Responsible Science, Irresponsible Pundits

Think Progress has a nice post about Glenn Beck's comments on Obama's stem cell order.

BECK: So here you have Barack Obama going in and spending the money on embryonic stem cell research, and then some, fundamentally changing – remember, those great progressive doctors are the ones who brought us Eugenics. It was the progressive movement and it science. Let’s put science truly in her place. If evolution is right, why don’t we just help out evolution? That was the idea. And sane people agreed with it!

And it was from America. Progressive movement in America. Eugenics. In case you don’t know what Eugenics led us to: the Final Solution. A master race! A perfect person. …. The stuff that we are facing is absolutely frightening. So I guess I have to put my name on yes, I hope Barack Obama fails. But I just want his policies to fail; I want America to wake up.

 It's pretty hard to parse this rant and find anything like an argument in it, but he seems be suggesting:

1. Progressives advocated eugenics in the past.

2. Eugenics led us to the Final Solution and to goal of creating a master race and a perfect person.

3. Obama is a progressive.

4 [Implicit, I guess] It is likely that Obama as a progressive will advocate eugenics which will lead to the Master RAce.

5. Therefore, Obama's executive order should be opposed.

That's just the best that I can make out of the addled thoughts of Beck. He seems to fallaciously argue by analogy from Obama being a progressive and supporting stem cell research to the likelihood that Obama is endorsing eugenics, and therefore, slippery slopily, will end up supporting the Master Race.

The factual ignorance underlying this argument is staggering. All that Obama has done is reverse the limitation of the use of federal funds to the 20 or so lines that were already in existence at the time Bush signed his 2001 order:

To the delight of patients’ groups and scientists, the order will allow research on hundreds of stem cell lines already in existence, as well as ones yet to be created, typically from embryos left over from fertility treatments that would otherwise be discarded. (NYT, 3/8/09)

There is little reason to believe that this will initiate the slippery slope to the Master Race.

It is interesting to compare this argument with Krauthammer's more measured slippery slope argument against research cloning of embryos. (The fullest version was in the New Republic (there's a link here to it)). There he argues only that there is a need for some line to be drawn that protects embryos from being reduced to mere material and that the line is reasonably drawn at research cloning (creating embryos for research purposes)).

Setting aside the fact that the Obama's executive order does not authorize funding for research cloning (research cloning is not illegal in the US, though the use of federal funds for it is banned by the Dickey-Wicker amendment originally passed in the mid-90's), it seems possible to me to argue that there is some slipperiness to the slope and that at some point we may find ourselves having allowed morally disturbing cases. But, if the argument depends on the likelihood of this being the first step in an ineluctable process to the Master Race, then that just seems intellectually irresponsible at best.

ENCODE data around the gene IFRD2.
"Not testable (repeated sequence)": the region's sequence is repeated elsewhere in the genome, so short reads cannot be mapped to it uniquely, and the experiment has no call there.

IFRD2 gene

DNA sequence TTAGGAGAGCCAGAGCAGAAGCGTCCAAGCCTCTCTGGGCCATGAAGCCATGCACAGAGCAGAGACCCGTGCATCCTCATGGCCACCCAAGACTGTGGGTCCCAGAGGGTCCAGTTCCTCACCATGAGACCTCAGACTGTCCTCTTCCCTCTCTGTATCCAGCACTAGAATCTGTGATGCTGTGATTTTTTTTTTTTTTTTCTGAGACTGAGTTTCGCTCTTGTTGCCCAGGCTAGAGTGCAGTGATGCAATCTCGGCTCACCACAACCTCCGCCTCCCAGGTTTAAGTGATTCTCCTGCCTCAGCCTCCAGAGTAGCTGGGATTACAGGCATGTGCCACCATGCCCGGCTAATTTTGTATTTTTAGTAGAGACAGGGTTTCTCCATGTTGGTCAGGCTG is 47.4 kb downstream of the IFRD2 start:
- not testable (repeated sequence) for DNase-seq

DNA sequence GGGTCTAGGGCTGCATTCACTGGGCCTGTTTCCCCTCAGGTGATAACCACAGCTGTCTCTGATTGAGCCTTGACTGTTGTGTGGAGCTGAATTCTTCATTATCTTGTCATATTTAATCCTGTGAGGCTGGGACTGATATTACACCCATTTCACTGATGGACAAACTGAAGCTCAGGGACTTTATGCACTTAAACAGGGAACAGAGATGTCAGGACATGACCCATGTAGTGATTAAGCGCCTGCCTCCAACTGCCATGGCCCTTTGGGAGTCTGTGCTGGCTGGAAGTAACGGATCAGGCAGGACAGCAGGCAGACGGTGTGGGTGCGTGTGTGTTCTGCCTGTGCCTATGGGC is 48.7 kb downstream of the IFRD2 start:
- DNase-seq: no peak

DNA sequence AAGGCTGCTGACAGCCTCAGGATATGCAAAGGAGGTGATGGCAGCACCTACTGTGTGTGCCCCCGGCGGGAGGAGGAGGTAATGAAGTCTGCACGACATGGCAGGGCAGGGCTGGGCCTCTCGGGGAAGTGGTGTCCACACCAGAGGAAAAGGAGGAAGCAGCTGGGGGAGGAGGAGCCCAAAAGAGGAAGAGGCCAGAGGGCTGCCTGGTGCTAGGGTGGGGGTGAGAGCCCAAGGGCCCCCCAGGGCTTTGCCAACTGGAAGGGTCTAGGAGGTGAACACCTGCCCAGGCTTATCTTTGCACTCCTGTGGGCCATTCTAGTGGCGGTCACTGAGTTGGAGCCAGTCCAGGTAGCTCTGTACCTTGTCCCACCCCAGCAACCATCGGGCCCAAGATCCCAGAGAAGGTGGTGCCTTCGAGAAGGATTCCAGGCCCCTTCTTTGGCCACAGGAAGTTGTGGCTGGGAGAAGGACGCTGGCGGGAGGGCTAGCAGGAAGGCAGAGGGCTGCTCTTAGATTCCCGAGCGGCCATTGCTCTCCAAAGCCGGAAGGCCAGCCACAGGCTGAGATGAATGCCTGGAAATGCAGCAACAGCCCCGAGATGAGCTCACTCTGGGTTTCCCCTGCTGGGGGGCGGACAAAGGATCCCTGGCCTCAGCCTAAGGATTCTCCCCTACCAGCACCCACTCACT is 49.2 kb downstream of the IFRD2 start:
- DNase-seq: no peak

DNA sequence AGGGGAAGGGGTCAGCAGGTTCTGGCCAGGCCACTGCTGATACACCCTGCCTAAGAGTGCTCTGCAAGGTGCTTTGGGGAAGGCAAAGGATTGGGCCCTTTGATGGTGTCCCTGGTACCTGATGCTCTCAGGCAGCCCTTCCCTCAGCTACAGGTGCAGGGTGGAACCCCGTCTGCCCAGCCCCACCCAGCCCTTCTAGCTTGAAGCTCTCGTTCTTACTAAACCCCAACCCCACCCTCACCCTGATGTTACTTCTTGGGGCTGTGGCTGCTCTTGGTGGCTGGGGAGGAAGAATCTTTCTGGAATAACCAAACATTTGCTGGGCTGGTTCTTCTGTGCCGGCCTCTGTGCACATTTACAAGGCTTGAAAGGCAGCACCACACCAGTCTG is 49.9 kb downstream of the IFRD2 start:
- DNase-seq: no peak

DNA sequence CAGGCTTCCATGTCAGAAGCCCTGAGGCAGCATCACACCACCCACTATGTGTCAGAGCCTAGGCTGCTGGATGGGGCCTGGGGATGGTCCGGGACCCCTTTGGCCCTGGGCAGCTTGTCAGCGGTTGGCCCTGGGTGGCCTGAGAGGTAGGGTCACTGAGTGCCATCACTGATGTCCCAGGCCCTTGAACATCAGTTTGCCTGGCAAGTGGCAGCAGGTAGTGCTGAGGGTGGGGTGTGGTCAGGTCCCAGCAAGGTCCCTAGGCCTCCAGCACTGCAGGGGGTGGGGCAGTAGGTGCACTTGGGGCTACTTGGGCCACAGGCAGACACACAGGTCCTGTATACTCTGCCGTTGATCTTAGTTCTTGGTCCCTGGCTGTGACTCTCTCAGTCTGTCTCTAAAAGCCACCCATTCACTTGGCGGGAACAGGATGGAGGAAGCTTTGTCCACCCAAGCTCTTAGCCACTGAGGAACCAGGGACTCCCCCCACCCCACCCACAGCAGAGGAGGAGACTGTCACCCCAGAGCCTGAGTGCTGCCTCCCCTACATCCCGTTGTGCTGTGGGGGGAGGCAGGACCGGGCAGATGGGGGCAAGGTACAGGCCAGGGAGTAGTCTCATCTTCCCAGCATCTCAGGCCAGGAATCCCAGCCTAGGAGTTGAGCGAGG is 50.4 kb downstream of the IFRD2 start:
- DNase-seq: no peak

2 thoughts on “Responsible Science, Irresponsible Pundits”

  1. I’ve heard this argument again and again; I think you’re right: there is no basis to suggest that this all leads to the “final solution”.
    However, in my opinion, embryonic stem-cell research is morally wrong. Does that make me an anti-science villain? If I don’t want my tax-money spent on it; does it mean that I’m trying to politicize science? Does that make me a terrorist (a la Chris Matthews) ? Does that mean I’m supporting irresponsible scienceĀ  (as your title might suggest) ? Am I being “divisive” ?

    For some, this is just a scientific issue; for others, this is a moral and civic issue.

  2. I think Yuval Levin represented a similar point nicely yesterday in the Wapo

    He argues that the absence of a recognition that these are not simply scientific questions is troubling and suggest a faith in a technocratic solution to what are really ethical and political questions. I tend to agree with the concern in the abstract I think. I’m not sure, however, that the NIH or the Sec H&HS is going to abstract from ethical and political questions. Nor, do I think that an exec. order that recognizes the authority of congress to express political and ethical views through the legislative process and which calls for “responsible research” is suggesting the technocratic a-political approach that concerns Levin) . But, I certainly agree that there are ethical questions here.

    As I tried to suggest, Krauthammer offers a responsible argument for his claim that research cloning is wrong that is homologous to Beck’s. Krauthammer’s view I think is reasoned and coherent. There may be other reasonable and coherent arguments against other forms of embryonic stem cell research (i.e. against the Bush exception for the 20 or so lines, or the 100’s of lines that were previously created from embryos that will soon be able to be used with federal funds, or the creation of new lines from discarded embryos). I’d need to look at the particular argument to judge it. But, I’m comfortable saying that Beck’s argument is fatuous and Krauthammer’s similar argument is responsible and reasonable.

    My title only meant to play on the irresponsibility of Beck in claiming that stem cell research would somehow be responsible for a new final solution, as well as contrasting what O. wrote in his order in calling for “responsible scientific research in stem cells”–I take “responsible” there to mean “morally responsible” (though perhaps Levin would say that I assume too much in that). Perhaps it was a poor title.

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